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Fentanyl Facts

What You Should Know
Fentanyl Facts - April 2024

More than 150 people die every day in the United States from overdoses related to synthetic opioids like fentanyl, according to the Centers for Disease Control and Prevention (CDC).

Powdered fentanyl looks just like many other drugs. It is commonly mixed with drugs like heroin, cocaine and methamphetamine, and made into pills that are made to resemble other prescription opioids such as OxyContin, Xanax or Percocet. Fentanyl-laced drugs are extremely dangerous. Many people may be unaware that their drugs are laced with fentanyl, according to Aaron Salwan, PharmD, MPH, BCPP, Clinical Pharmacy Specialist at Montefiore Nyack Hospital.

What is fentanyl?

There are two types of fentanyl: pharmaceutical fentanyl and illicitly made fentanyl. Both are considered synthetic opioids. Pharmaceutical fentanyl is prescribed by doctors to treat severe pain, especially after surgery and for advanced-stage cancer.

However, most recent cases of fentanyl-related overdose are linked to illicitly made fentanyl, which is distributed through recreational drug markets for its heroin-like effect. It is often added to other drugs because of its extreme potency, which makes drugs cheaper, more powerful, more addictive and more dangerous. “Very small amounts of fentanyl can be fatal,” Salwan said. “If a person uses fentanyl without having a tolerance to it, they are much more likely to overdose.”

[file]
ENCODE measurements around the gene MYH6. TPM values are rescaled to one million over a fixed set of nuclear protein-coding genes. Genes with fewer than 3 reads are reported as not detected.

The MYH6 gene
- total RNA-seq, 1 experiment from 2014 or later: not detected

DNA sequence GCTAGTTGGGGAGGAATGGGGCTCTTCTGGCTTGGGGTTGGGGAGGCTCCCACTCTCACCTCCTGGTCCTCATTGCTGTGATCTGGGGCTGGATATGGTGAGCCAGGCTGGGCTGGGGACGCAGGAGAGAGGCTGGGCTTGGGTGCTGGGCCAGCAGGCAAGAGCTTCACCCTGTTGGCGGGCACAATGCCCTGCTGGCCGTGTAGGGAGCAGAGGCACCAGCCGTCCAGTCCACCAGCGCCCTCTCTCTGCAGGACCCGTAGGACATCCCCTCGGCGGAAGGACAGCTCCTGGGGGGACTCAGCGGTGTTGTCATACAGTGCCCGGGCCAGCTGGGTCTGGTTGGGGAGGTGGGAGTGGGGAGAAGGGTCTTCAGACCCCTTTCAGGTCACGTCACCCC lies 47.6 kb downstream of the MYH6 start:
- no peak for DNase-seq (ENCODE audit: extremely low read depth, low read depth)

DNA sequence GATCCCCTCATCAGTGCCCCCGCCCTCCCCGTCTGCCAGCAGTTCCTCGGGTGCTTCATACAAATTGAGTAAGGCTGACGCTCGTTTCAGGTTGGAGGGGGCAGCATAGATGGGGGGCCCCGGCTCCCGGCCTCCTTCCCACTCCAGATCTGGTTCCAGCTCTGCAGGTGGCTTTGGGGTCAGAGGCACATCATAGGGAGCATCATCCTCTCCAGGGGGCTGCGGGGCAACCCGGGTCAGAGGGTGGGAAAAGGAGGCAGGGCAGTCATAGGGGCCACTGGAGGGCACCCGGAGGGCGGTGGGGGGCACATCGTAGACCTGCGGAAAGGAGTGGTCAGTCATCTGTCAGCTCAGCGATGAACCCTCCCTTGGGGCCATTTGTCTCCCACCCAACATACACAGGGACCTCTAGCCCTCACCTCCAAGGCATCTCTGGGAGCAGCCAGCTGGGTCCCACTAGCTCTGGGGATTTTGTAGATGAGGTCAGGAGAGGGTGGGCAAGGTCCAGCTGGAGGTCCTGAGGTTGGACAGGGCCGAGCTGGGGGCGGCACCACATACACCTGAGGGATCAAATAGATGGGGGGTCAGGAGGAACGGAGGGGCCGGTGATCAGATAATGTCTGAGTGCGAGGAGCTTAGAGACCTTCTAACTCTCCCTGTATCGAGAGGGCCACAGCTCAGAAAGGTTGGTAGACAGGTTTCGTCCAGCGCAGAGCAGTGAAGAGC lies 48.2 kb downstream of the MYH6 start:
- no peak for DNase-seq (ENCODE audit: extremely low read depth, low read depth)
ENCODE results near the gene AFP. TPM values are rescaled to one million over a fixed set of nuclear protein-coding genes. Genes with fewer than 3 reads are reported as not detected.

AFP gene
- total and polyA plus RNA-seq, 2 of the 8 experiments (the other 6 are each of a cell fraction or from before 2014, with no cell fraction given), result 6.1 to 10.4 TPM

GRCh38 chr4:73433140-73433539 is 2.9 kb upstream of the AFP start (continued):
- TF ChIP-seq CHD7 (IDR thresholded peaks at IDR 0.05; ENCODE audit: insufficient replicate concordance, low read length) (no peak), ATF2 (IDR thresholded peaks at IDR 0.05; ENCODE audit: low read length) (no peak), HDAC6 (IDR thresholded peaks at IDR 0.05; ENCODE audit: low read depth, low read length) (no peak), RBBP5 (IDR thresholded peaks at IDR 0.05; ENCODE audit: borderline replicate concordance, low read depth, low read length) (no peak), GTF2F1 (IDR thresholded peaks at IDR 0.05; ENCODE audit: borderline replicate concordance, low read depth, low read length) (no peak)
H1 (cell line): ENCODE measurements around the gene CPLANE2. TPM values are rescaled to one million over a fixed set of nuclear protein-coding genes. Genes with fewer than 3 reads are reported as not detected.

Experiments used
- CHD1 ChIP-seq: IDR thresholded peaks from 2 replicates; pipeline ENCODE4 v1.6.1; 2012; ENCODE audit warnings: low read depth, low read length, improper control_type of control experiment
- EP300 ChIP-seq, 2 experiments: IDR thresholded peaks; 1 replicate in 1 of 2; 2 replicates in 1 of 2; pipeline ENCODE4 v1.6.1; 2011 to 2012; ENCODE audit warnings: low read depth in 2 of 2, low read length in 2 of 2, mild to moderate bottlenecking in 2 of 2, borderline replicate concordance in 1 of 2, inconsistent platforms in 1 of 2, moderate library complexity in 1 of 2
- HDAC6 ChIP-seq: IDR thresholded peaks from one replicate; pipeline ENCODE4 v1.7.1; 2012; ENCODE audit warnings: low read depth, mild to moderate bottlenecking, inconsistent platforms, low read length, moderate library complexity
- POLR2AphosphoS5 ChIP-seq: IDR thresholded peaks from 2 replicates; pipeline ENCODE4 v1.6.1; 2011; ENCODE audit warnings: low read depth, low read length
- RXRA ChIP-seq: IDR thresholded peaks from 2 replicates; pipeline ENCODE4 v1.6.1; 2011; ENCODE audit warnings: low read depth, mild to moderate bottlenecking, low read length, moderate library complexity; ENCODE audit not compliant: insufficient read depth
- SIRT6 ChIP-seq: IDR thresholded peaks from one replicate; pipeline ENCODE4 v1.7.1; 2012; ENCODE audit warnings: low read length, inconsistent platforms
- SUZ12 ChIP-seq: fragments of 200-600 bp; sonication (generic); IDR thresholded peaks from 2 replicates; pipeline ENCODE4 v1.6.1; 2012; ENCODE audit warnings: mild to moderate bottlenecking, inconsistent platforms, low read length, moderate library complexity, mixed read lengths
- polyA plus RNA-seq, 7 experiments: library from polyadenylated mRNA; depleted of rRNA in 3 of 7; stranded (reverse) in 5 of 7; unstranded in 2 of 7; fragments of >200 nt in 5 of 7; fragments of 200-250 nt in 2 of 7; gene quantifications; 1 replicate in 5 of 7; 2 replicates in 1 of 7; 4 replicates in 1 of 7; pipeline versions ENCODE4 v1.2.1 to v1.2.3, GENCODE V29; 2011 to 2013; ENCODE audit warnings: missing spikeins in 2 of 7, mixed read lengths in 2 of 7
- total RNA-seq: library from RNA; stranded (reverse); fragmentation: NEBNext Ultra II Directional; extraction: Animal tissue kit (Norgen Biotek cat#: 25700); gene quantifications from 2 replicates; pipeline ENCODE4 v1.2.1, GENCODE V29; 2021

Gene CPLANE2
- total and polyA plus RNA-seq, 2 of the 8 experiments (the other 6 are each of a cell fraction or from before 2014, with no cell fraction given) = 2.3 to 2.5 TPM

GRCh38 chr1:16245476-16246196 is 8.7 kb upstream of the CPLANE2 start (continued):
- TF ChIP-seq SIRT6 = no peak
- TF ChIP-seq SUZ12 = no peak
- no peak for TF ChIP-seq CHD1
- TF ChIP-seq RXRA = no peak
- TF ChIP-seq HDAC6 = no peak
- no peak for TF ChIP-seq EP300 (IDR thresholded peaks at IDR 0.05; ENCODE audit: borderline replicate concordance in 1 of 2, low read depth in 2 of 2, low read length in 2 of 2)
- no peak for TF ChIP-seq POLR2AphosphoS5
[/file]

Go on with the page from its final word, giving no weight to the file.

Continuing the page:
One population that is especially vulnerable to a fentanyl overdose is people who have just left jail, prison or drug treatment programs, he said. “These people have had time away from using substances, which changes their brain chemistry. The brain resets, and is much more vulnerable to overdose.”

There have been stories in the news about people dying after simply touching fentanyl. “This is a myth,” Salwan noted. “For fentanyl to have ill effects, it has to be injected, swallowed or snorted.”

Can a fentanyl overdose be reversed?

An overdose of opioids, including fentanyl, can be reversed with the opioid overdose antidote naloxone, when it is given in time. Naloxone is easy to use and small to carry. There are two forms of naloxone that anyone can use without medical training or authorization: prefilled nasal spray and injectable. “It’s easy to learn to use – it takes about five minutes,” Salwan said.